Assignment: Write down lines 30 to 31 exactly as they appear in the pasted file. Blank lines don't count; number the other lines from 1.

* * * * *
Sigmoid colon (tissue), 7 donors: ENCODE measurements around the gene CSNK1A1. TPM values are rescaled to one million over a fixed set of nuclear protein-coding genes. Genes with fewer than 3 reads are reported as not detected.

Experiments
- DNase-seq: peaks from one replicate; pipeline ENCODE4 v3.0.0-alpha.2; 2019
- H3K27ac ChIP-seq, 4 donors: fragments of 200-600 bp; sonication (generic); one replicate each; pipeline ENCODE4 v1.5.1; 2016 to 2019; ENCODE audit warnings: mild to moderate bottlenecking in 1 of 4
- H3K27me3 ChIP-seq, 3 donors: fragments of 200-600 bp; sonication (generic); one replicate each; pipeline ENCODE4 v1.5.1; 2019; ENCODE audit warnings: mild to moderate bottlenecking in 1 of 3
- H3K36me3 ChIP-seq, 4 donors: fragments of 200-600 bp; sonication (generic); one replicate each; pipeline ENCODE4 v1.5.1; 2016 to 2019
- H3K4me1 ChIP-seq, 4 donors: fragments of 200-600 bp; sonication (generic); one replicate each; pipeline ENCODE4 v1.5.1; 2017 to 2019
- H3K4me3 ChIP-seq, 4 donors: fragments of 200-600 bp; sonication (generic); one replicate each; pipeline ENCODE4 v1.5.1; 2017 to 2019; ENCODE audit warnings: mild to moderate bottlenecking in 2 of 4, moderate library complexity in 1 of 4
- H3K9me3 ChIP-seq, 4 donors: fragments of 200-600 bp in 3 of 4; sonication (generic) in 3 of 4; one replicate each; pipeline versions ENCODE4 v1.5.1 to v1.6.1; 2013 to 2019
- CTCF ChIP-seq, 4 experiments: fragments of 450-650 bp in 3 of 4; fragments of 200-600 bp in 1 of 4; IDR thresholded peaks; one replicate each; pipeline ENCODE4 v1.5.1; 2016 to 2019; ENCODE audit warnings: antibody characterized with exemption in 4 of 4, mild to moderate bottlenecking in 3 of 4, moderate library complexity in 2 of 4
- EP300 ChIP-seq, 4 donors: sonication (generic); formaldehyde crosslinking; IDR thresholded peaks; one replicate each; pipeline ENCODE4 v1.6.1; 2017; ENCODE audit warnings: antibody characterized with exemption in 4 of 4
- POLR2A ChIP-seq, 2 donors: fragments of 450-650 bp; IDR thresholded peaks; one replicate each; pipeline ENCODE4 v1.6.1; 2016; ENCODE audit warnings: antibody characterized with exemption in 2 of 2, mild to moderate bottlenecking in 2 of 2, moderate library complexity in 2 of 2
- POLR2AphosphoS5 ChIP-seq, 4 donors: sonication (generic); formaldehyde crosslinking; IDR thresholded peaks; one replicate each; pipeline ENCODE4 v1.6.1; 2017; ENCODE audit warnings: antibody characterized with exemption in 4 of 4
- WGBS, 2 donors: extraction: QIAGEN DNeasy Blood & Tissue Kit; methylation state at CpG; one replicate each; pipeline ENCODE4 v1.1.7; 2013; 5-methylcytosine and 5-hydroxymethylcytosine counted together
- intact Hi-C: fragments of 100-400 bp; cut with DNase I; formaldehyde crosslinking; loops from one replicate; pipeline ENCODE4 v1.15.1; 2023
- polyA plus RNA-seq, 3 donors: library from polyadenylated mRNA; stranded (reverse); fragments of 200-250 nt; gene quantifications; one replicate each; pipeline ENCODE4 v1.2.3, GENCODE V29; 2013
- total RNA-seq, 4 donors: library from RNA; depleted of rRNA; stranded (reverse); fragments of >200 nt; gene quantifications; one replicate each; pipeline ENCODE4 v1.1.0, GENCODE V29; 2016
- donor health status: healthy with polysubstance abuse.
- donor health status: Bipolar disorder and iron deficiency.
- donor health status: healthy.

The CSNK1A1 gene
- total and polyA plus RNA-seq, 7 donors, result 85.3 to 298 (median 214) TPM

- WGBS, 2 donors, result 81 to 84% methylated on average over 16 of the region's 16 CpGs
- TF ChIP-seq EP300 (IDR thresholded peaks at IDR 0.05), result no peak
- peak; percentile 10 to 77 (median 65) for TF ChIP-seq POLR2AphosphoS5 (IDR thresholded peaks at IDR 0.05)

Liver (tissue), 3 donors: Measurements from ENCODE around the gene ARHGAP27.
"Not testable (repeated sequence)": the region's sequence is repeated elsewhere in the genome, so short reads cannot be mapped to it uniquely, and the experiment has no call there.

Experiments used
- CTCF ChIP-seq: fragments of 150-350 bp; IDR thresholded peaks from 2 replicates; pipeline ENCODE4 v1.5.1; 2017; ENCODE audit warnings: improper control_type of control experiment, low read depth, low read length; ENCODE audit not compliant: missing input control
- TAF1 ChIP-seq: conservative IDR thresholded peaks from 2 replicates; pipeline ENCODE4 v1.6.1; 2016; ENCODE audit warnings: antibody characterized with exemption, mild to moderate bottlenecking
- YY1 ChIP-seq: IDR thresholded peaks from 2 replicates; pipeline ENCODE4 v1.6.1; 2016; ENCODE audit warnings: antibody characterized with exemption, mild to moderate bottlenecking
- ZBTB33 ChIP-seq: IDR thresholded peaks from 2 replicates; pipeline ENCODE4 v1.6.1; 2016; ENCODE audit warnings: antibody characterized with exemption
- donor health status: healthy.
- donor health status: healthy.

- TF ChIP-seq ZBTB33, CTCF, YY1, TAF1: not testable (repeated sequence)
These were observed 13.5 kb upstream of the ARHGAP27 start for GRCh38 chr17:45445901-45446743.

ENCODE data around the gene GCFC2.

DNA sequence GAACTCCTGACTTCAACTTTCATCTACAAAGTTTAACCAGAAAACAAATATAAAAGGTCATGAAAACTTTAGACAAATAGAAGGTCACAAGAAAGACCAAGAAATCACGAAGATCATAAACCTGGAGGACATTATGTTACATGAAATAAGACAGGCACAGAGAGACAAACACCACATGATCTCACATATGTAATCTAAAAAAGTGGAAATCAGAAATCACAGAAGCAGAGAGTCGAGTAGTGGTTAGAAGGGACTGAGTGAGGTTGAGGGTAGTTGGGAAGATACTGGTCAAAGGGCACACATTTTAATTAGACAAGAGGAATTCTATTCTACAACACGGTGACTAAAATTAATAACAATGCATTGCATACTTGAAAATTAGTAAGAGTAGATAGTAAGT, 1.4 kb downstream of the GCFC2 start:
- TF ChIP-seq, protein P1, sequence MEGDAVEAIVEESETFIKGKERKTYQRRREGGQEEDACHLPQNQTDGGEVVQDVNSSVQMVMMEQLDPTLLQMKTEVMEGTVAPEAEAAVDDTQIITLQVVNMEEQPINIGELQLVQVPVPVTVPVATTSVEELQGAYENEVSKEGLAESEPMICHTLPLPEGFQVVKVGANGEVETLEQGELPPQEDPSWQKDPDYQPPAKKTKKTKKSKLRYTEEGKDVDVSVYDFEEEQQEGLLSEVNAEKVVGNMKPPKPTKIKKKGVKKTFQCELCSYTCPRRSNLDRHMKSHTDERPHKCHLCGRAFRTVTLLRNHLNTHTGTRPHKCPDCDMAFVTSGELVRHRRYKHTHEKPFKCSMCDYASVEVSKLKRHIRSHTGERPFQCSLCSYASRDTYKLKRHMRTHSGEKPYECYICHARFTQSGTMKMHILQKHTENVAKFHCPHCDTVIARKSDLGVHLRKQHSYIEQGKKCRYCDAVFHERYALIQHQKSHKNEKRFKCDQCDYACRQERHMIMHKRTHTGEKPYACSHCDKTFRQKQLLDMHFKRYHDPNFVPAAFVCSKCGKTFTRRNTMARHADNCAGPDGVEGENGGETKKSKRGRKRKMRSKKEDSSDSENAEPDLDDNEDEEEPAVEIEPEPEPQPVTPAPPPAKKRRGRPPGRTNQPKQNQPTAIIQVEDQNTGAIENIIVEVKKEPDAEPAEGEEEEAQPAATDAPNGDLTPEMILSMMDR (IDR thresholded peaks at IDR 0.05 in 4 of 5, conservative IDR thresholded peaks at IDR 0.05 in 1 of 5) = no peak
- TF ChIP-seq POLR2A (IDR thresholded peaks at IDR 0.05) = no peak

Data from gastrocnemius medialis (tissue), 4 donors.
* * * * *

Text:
- TAF1 ChIP-seq: conservative IDR thresholded peaks from 2 replicates; pipeline ENCODE4 v1.6.1; 2016; ENCODE audit warnings: antibody characterized with exemption, mild to moderate bottlenecking
- YY1 ChIP-seq: IDR thresholded peaks from 2 replicates; pipeline ENCODE4 v1.6.1; 2016; ENCODE audit warnings: antibody characterized with exemption, mild to moderate bottlenecking